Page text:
Cite This Page:

Loyola University Health System. "James Bond Girl Draws Attention To Babies Born With Extra Fingers Or Toes." ScienceDaily. ScienceDaily, 7 November 2008. <www.sciencedaily.com/releases/2008/11/081106194800.htm>.
Loyola University Health System. (2008, November 7). James Bond Girl Draws Attention To Babies Born With Extra Fingers Or Toes. ScienceDaily. Retrieved August 20, 2014 from www.sciencedaily.com/releases/2008/11/081106194800.htm
Loyola University Health System. "James Bond Girl Draws Attention To Babies Born With Extra Fingers Or Toes." ScienceDaily. www.sciencedaily.com/releases/2008/11/081106194800.htm (accessed August 20, 2014).

Share This




More Health & Medicine News

Wednesday, August 20, 2014

Featured Research

from universities, journals, and other organizations


Featured Videos

from AP, Reuters, AFP, and other news services

Raw: World's Oldest Man Lives in Japan

Raw: World's Oldest Man Lives in Japan

AP (Aug. 20, 2014) A 111-year-old Japanese was certified as the world's oldest man by Guinness World Records on Wednesday. Sakari Momoi, a native of Fukushima in northern Japan, was given a certificate at a hospital in Tokyo. (Aug. 20) Video provided by AP
Powered by NewsLook.com
Ebola-Hit Sierra Leone's Freetown a City on Edge

Ebola-Hit Sierra Leone's Freetown a City on Edge

AFP (Aug. 19, 2014) Residents of Sierra Leone's capital voice their fears as the Ebola virus sweeps through west Africa. Duration: 00:56 Video provided by AFP
Powered by NewsLook.com
101-Year-Old Working Man Has All The Advice You Need

101-Year-Old Working Man Has All The Advice You Need

Newsy (Aug. 19, 2014) Herman Goldman has worked at the same lighting store for almost 75 years. Find out his secrets to a happy, productive life. Video provided by Newsy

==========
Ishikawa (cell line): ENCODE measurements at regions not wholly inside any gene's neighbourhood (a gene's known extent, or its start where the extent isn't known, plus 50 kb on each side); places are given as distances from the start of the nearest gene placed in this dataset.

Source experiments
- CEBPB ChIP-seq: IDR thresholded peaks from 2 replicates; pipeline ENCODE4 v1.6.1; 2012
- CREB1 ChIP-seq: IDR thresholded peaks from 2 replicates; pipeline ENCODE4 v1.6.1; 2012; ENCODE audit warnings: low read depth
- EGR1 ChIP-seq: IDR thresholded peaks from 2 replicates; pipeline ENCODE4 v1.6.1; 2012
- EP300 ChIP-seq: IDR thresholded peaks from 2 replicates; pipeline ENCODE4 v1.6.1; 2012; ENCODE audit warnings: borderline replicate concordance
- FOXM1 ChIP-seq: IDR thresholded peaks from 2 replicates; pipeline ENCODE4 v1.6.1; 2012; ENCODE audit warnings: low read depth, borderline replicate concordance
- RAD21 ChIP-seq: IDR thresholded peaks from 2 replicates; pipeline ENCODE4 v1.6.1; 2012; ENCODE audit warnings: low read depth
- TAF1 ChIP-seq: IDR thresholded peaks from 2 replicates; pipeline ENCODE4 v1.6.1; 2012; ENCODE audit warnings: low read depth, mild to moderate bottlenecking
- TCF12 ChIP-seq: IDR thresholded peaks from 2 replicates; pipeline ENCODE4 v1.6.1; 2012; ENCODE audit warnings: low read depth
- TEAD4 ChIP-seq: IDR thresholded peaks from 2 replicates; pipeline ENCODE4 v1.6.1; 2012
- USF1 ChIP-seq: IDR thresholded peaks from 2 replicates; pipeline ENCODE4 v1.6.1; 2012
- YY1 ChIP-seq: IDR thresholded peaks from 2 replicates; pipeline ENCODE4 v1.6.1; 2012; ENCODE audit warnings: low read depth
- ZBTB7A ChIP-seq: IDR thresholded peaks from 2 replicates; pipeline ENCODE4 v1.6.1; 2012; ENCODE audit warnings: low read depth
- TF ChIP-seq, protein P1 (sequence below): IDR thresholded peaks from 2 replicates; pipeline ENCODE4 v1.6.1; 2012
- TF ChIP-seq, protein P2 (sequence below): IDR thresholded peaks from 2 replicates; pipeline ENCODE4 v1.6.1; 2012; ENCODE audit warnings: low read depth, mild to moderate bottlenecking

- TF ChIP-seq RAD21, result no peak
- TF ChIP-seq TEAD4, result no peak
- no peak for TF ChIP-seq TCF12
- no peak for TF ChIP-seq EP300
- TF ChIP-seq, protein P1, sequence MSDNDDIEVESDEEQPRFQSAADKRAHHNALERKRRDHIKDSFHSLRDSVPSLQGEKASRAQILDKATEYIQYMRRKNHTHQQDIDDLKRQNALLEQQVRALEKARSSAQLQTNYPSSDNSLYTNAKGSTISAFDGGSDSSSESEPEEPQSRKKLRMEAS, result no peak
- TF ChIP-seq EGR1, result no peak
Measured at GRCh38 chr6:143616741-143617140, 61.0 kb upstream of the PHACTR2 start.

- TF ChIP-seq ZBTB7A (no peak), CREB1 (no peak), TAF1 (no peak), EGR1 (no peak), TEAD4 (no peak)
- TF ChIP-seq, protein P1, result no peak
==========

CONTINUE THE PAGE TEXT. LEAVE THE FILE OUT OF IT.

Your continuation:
Powered by NewsLook.com
Researcher Testing on-Field Concussion Scanners

Researcher Testing on-Field Concussion Scanners

AP (Aug. 19, 2014) Four Texas high school football programs are trying out an experimental system designed to diagnose concussions on the field. The technology is in response to growing concern over head trauma in America's most watched sport. (Aug. 19) Video provided by AP
Powered by NewsLook.com

Search ScienceDaily

Number of stories in archives: 140,361

Find with keyword(s):
Enter a keyword or phrase to search ScienceDaily for related topics and research stories.

Save/Print:
Share:

Breaking News:
from the past week

In Other News

... from NewsDaily.com

Science News

Health News

Environment News

Technology News



Save/Print:
Share:

Free Subscriptions


Get the latest science news with ScienceDaily's free email newsletters, updated daily and weekly. Or view hourly updated newsfeeds in your RSS reader:

Get Social & Mobile


Keep up to date with the latest news from ScienceDaily via social networks and mobile apps:

Have Feedback?


Tell us what you think of ScienceDaily -- we welcome both positive and negative comments. Have any problems using the site? Questions?
Mobile: iPhone Android Web
Follow: Facebook Twitter Google+
Subscribe: RSS Feeds Email Newsletters
Latest Headlines Health & Medicine Mind & Brain Space & Time Matter & Energy Computers & Math Plants & Animals Earth & Climate Fossils & Ruins